On Saturday, China’s Li Na became the first Asian woman to win the Australian Open. The audience at Li’s acceptance speech was greatly entertained by her sense of humor and burst into laughter eight times during her less-than-3-minute talk.
She began, in fluent English, by thanking her agent for making her rich and her husband, Jiang Shan, for giving up everything to travel with her, for being her hitting partner, and for fixing her drinks and rackets. “Thanks a lot,” said Li, cheekily. “You’re a nice guy.” And then, with impeccably comic timing, she added, “And you’re so lucky to find me.”
It wasn’t just the audience on Saturday that loved her. Li Na has also become something of a celebrity among Chinese netizens, and not only because of her excellence as an athlete. Li has become a symbol, both in China and abroad, of a smart, strong, successful woman with a sense of humor.
Born and raised in Wuhan, Hubei, where local women enjoy a national reputation for being sassy, Li is no exception. In 2012, in a video that showed during a break at the Sony WTA Tour, Li was seen yelling at her husband, Jiang, in the Wuhan dialect on national television, telling him to stay away and leave her alone when he seemed only to kindly offer comments and suggestions. The video went viral. Everyone loved it.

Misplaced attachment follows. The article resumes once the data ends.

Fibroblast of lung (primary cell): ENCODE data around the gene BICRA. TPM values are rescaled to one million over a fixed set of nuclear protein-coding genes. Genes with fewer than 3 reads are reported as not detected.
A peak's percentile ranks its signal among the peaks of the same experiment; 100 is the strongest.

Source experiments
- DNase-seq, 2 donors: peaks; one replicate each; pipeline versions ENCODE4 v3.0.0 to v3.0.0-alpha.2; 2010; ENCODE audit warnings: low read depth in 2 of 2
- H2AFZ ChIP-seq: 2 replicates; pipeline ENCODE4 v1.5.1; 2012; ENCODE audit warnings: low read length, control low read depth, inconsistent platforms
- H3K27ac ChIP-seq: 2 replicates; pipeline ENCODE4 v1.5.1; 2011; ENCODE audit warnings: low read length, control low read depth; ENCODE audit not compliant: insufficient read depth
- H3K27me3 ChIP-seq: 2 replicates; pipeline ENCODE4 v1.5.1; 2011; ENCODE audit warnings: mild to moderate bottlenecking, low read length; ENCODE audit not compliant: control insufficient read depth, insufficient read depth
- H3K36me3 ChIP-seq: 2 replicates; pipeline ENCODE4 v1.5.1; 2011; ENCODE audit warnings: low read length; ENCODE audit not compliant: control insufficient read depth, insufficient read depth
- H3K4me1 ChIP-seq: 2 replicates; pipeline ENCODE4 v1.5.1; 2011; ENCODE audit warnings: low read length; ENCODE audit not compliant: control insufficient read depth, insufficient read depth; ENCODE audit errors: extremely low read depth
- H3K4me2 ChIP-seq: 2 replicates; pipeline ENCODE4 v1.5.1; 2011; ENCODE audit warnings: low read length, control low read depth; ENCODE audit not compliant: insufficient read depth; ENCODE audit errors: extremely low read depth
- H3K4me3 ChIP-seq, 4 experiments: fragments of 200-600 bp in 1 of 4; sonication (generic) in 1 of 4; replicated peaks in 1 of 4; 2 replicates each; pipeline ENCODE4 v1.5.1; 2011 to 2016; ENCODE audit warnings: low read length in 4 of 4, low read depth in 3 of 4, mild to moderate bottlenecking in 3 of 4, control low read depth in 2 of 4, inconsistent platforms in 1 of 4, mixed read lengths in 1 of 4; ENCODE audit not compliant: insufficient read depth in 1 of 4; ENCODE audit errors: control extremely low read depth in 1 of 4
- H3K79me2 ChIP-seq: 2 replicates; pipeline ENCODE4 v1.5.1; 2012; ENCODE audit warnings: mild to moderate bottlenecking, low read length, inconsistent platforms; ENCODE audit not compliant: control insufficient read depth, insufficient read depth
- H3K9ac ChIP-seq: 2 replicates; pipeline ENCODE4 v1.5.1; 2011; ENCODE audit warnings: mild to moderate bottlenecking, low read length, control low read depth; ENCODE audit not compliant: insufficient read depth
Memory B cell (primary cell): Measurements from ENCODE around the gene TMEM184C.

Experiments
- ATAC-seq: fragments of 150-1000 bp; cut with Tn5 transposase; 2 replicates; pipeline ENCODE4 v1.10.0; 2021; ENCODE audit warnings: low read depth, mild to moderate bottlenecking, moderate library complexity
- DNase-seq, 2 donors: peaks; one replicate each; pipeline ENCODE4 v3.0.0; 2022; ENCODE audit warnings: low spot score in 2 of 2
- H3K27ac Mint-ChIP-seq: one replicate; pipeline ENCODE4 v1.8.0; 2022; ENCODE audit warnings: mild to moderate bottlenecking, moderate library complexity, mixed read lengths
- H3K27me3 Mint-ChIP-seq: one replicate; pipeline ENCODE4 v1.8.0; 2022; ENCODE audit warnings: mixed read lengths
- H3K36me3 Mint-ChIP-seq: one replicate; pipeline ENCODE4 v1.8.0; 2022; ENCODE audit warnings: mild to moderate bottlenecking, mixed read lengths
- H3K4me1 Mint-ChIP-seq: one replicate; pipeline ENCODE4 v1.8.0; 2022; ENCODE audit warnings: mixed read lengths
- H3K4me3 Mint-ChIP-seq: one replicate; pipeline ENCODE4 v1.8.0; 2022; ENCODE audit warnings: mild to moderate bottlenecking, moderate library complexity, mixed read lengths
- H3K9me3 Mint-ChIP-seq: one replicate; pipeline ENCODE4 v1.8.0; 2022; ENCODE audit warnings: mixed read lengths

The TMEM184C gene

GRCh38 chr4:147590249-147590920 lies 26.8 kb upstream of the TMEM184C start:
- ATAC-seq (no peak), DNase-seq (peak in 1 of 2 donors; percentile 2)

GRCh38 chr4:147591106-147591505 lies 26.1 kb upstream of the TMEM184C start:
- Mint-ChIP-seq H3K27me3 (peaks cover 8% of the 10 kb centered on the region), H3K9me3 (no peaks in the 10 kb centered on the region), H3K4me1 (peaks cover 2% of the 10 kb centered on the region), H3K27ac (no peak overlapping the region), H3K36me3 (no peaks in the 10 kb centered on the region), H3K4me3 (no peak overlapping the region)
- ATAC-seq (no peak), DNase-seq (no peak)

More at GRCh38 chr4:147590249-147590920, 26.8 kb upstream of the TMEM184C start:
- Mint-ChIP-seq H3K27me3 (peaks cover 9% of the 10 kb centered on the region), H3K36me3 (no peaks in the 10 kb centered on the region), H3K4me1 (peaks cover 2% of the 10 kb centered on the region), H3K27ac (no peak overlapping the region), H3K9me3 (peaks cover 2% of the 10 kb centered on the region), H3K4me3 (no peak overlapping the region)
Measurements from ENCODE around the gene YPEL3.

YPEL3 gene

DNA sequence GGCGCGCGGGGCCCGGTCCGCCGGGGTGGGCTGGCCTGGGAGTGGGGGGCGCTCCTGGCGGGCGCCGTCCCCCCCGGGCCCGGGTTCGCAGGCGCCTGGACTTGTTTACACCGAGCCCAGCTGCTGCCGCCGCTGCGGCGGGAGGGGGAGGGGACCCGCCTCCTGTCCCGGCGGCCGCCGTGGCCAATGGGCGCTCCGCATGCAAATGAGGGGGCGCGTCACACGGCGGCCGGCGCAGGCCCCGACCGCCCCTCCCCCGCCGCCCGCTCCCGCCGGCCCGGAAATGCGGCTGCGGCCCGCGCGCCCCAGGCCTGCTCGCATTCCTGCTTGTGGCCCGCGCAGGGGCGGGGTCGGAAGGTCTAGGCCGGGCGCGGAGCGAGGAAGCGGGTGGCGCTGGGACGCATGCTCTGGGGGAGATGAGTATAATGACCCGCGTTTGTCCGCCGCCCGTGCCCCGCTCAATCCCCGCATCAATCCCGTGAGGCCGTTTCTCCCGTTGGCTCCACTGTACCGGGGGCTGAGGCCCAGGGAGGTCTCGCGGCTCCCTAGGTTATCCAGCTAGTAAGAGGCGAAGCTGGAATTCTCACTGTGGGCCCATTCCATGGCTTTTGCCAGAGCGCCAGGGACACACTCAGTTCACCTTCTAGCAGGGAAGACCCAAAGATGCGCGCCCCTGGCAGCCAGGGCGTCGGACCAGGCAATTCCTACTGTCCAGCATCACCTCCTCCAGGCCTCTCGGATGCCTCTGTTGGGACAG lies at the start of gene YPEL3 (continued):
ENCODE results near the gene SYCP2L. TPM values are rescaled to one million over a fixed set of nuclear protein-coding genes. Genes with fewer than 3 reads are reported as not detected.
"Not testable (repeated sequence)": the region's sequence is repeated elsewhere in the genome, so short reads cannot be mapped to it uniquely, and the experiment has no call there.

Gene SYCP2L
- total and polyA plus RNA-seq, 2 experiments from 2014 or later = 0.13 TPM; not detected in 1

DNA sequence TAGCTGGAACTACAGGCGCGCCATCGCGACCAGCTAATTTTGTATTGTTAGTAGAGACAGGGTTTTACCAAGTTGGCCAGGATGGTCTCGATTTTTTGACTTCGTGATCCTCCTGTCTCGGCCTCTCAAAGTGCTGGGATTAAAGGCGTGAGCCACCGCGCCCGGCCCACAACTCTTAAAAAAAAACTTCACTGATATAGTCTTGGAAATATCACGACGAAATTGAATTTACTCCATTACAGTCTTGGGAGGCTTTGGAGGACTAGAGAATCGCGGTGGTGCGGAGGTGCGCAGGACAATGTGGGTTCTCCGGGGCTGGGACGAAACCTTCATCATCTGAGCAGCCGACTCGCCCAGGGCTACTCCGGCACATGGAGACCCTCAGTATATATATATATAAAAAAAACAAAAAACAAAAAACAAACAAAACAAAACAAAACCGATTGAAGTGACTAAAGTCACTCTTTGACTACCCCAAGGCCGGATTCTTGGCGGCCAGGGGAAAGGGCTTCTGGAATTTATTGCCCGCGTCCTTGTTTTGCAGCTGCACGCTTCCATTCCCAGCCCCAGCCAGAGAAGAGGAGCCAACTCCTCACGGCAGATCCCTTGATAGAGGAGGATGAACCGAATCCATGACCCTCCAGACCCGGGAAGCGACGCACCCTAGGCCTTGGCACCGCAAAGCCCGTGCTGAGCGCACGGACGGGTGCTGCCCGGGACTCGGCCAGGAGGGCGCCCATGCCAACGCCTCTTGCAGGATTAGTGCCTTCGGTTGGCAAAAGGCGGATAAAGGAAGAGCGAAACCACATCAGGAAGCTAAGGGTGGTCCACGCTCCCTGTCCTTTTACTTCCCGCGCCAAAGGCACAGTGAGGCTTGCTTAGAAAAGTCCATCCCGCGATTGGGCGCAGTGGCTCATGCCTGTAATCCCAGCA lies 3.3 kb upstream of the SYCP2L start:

Since winning the French Open in 2011, Li was featured by Time as one of the 100 influential people in 2012, and now juggles twelve corporate sponsorships—surpassing the number Yao Ming had in his heyday. This year’s Australian Open earned her roughly $2.31 million. She is, by any measure, an extraordinary success.
While many in the West tend to depict Chinese culture as conservative, and its women as feminine or docile, the Chinese reaction to Li stands in sharp contrast. While many conservative Americans have been attacking Wendy Davis for manipulating her husband to pay for her school and for leaving her children to pursue politics, it’s worth noting that no one in China has yet implied that Li should have sacrificed her career to support Jiang’s—in fact, it’s quite the opposite. The more she yells, the more we can’t get enough.
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